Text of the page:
Okinawa Gov. Takeshi Onaga was finally allowed to meet with Prime Minister Shinzo Abe in Tokyo on Friday for the first time since he was elected in November, and demanded that Abe stop ongoing work to relocate U.S. Marine Corps Air Station Futenma from the city of Ginowan to Nago, both in Okinawa Prefecture.
Onaga also asked Abe to explain to U.S. President Barack Obama, during their planned summit next month in Washington, that Okinawan people are opposed to the controversial relocation plan.
Abe, who has pledged to strengthen the U.S.-Japan military alliance by promoting the relocation within Okinawa, did not answer Onaga’s request, according to an official who was at the meeting,which was held at the Prime Minister’s Office.
Later in the day, Chief Cabinet Secretary Yoshihide Suga told a news conference he “doesn’t know yet” if Abe will relay the message to Obama.
Abe had long refused to meet Onaga, as Tokyo is promoting the Futenma relocation by building an alternative base in Nago.
Abe met Onaga in an apparent gesture to reduce pressure on him by Okinawans, who harbor strong anti-military sentiment due to memories of fierce ground battles on the island in World War II.
But, as widely expected, Friday’s meeting apparently failed to defuse tensions between Okinawa and Tokyo. Neither Onaga nor Abe made any concessions over their positions regarding the relocation plan.
“The distance (between them) has remained as far apart as ever, but I felt having a discussion is important,” Onaga told reporters after the meeting.
At the outset of their meeting, Abe argued relocating the base to Nago is the only viable solution for Futenma, which is located in the densely populated city of Ginowan, causing nearby residents to worry about the possibility of an aircraft crash.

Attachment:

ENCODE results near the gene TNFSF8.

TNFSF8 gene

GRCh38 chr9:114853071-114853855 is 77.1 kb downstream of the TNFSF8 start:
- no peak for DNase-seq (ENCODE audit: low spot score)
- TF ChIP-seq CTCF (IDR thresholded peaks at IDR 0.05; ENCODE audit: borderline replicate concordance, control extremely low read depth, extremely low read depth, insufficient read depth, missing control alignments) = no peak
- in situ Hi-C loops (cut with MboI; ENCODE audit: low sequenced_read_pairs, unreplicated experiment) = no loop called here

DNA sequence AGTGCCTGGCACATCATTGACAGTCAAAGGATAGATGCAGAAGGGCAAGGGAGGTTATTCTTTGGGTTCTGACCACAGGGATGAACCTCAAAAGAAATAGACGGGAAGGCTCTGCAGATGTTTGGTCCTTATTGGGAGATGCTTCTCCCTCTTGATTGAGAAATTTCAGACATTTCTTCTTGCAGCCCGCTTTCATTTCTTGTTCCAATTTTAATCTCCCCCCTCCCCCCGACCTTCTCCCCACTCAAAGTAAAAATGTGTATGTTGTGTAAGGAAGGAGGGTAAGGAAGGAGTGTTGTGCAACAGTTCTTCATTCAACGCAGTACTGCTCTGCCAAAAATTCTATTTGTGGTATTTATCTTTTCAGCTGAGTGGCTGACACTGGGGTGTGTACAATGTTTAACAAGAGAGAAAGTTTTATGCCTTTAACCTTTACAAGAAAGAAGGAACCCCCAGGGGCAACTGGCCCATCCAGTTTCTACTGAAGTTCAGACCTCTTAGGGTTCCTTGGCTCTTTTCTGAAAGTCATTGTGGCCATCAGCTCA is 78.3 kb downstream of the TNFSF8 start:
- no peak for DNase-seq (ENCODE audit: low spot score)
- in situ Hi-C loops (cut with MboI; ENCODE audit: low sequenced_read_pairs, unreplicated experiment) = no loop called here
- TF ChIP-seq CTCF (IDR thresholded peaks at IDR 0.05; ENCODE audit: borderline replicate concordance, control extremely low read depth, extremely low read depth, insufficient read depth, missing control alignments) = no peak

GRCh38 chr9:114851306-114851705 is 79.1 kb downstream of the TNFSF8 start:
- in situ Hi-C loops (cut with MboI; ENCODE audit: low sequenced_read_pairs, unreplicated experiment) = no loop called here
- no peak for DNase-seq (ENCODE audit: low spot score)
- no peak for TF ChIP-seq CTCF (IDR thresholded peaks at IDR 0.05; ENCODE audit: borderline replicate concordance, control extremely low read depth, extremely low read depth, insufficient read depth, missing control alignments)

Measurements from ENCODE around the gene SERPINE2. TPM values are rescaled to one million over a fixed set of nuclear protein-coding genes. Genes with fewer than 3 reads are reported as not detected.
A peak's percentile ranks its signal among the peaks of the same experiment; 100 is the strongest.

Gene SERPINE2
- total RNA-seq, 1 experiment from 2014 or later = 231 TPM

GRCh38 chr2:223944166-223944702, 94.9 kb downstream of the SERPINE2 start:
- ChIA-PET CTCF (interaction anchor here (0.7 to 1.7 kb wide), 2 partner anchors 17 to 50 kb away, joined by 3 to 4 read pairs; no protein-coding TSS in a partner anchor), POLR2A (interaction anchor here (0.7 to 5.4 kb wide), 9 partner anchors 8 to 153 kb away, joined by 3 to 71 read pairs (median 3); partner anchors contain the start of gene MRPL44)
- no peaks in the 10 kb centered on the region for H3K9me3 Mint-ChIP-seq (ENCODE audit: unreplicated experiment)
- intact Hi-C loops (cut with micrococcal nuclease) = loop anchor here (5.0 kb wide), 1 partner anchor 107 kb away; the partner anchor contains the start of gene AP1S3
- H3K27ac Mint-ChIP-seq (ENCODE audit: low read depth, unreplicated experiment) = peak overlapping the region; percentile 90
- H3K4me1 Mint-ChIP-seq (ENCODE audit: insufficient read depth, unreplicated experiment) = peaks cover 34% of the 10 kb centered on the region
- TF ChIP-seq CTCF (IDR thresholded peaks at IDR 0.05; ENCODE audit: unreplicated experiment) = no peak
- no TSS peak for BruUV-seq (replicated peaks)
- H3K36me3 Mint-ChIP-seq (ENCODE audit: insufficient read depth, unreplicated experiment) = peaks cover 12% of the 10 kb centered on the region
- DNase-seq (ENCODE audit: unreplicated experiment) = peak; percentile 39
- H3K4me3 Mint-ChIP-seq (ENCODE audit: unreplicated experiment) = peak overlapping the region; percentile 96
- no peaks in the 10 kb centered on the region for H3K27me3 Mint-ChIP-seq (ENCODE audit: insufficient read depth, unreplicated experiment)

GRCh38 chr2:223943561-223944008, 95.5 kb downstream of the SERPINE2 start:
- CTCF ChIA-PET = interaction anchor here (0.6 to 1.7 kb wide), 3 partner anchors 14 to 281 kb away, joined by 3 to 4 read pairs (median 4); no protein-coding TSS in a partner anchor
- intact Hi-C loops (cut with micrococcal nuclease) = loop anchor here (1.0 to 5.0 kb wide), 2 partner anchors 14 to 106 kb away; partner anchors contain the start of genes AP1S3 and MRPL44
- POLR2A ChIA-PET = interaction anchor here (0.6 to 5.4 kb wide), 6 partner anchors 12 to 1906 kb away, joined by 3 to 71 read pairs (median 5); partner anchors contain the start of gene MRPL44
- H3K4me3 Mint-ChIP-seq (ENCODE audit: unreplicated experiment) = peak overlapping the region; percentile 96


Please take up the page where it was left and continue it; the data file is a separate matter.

At the same time Abe emphasized Tokyo will keep implementing various economic projects to help boost the prefecture’s economy.
Onaga, meanwhile, argued previous consent given by former Gov. Keiichi Inamine and Nago Mayor Tateo Kishimoto 16 years ago regarding the relocation are no longer valid, as at the time they attached various conditions to the relocation. Government plans do not reflect these conditions, he argued.
The conditions stipulated that an alternative base should be used both for civilian and military purposes, and that it should be eventually handed over to the prefecture, Onaga pointed out.
Officials in Tokyo argue Japan should maintain the U.S. military’s presence in Okinawa, particularly because of the ongoing territorial dispute with China over the Senkaku Islands, which are situated within the prefecture.
Meanwhile, Onaga called on Tokyo to relocate the base outside the prefecture, a proposal backed by a vast majority of residents in the prefecture.
Later Friday, a senior central government official indicated he believes the meeting was better than nothing.
“The governor remained quite calm during the meeting. The mood was much better” than when Suga visited Okinawa and met Onaga for the first time earlier this month, the official said.